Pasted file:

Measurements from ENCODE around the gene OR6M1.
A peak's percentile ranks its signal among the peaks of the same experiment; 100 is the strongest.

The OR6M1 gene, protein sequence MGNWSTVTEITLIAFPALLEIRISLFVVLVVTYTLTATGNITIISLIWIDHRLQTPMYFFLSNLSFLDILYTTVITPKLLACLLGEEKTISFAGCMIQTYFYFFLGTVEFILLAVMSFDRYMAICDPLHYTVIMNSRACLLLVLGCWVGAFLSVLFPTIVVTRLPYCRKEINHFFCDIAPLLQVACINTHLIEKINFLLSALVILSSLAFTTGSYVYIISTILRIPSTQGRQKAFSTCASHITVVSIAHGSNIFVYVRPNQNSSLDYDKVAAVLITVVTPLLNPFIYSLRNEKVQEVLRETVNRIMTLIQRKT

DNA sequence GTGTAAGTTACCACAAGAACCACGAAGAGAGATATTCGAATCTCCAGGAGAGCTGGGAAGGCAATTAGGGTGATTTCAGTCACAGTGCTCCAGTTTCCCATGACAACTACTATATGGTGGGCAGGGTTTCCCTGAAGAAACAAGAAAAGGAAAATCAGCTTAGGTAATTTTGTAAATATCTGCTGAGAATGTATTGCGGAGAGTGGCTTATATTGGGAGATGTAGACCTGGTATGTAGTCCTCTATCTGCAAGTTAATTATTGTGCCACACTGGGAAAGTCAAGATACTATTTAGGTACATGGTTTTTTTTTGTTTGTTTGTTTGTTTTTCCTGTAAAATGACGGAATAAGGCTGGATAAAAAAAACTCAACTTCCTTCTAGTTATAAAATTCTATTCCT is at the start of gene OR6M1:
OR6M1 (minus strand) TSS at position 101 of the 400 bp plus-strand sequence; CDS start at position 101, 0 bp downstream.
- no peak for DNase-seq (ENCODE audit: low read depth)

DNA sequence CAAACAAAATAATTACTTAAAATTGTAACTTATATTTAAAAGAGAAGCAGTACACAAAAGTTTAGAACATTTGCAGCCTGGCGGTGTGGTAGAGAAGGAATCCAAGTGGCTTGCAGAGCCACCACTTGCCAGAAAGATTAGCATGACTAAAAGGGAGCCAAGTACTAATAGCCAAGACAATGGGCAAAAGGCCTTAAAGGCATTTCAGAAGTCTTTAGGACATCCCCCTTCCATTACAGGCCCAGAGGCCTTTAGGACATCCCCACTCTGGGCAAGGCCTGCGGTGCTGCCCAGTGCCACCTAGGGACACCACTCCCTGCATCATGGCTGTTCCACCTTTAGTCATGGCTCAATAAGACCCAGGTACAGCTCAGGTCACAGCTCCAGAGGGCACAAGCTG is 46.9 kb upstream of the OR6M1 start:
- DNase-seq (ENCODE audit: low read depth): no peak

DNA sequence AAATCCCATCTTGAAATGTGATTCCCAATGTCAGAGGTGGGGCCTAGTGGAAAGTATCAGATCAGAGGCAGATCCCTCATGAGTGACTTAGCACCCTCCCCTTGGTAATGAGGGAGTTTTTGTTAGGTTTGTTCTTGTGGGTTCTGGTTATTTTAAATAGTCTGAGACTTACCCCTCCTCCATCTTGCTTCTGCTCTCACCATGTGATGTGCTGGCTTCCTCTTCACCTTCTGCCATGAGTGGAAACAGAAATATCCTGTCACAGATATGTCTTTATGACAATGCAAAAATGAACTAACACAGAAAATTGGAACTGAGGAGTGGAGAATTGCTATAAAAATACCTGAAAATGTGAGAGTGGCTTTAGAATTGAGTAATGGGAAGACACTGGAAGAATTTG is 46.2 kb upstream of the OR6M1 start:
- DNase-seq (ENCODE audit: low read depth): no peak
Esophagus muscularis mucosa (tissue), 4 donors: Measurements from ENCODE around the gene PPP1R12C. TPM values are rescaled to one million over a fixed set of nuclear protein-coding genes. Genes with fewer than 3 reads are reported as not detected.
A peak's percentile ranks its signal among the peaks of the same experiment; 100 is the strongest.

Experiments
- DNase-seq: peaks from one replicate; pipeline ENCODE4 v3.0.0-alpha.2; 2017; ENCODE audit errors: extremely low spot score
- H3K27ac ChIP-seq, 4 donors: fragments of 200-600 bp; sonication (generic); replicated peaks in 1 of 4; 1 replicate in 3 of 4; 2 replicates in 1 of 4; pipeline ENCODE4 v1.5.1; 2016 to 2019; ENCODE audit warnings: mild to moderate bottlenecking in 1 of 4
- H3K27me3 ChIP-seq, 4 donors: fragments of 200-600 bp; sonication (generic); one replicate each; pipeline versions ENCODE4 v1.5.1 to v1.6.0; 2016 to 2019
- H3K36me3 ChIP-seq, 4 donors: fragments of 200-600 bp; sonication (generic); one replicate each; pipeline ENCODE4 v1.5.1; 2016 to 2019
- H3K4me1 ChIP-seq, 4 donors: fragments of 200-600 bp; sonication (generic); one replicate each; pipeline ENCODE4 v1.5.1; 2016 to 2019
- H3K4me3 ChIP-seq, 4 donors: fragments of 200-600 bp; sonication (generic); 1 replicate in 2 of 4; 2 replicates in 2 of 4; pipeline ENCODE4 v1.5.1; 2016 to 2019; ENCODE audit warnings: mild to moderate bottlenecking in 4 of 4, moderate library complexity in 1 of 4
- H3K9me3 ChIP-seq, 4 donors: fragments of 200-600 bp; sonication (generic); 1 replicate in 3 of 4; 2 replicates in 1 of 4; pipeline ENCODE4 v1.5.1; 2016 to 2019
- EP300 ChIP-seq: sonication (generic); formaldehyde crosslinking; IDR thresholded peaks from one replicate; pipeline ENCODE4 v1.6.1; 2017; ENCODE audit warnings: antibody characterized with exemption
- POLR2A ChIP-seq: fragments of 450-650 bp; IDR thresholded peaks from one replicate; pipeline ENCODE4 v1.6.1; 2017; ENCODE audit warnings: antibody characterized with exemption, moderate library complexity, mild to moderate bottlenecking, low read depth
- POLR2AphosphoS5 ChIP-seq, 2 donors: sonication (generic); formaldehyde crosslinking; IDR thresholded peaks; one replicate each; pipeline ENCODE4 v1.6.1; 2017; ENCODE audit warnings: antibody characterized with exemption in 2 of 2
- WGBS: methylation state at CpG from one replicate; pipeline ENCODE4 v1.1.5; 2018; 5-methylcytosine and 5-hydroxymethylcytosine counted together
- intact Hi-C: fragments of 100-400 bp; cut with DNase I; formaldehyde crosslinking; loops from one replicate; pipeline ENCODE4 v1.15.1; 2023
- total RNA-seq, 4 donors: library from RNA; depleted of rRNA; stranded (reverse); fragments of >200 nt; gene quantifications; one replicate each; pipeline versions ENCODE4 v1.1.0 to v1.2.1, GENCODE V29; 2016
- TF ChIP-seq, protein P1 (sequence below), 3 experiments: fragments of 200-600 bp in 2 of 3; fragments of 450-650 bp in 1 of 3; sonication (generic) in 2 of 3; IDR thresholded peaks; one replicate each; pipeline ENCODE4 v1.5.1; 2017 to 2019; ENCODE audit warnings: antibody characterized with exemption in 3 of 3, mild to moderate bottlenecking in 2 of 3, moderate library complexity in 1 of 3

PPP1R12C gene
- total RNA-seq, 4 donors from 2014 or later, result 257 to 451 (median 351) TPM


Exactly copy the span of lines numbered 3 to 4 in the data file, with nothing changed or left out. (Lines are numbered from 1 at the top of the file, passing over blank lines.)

The OR6M1 gene, protein sequence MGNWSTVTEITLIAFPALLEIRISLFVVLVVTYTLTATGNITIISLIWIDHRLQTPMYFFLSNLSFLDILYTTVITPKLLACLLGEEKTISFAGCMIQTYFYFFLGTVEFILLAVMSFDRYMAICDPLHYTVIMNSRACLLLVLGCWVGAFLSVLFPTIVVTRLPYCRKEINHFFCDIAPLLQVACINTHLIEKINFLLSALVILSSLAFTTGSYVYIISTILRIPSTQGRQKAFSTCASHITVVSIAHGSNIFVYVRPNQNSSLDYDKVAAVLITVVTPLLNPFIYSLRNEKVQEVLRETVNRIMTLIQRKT

DNA sequence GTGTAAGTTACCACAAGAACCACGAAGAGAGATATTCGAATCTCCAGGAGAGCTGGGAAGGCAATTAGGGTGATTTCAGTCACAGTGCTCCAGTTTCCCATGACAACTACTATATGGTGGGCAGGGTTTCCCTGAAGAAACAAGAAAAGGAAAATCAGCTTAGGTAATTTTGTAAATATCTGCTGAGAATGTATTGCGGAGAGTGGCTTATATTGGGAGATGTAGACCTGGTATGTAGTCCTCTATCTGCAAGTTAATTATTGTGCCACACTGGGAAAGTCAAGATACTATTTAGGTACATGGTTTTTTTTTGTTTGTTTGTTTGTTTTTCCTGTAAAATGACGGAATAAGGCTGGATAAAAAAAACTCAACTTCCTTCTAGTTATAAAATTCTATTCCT is at the start of gene OR6M1: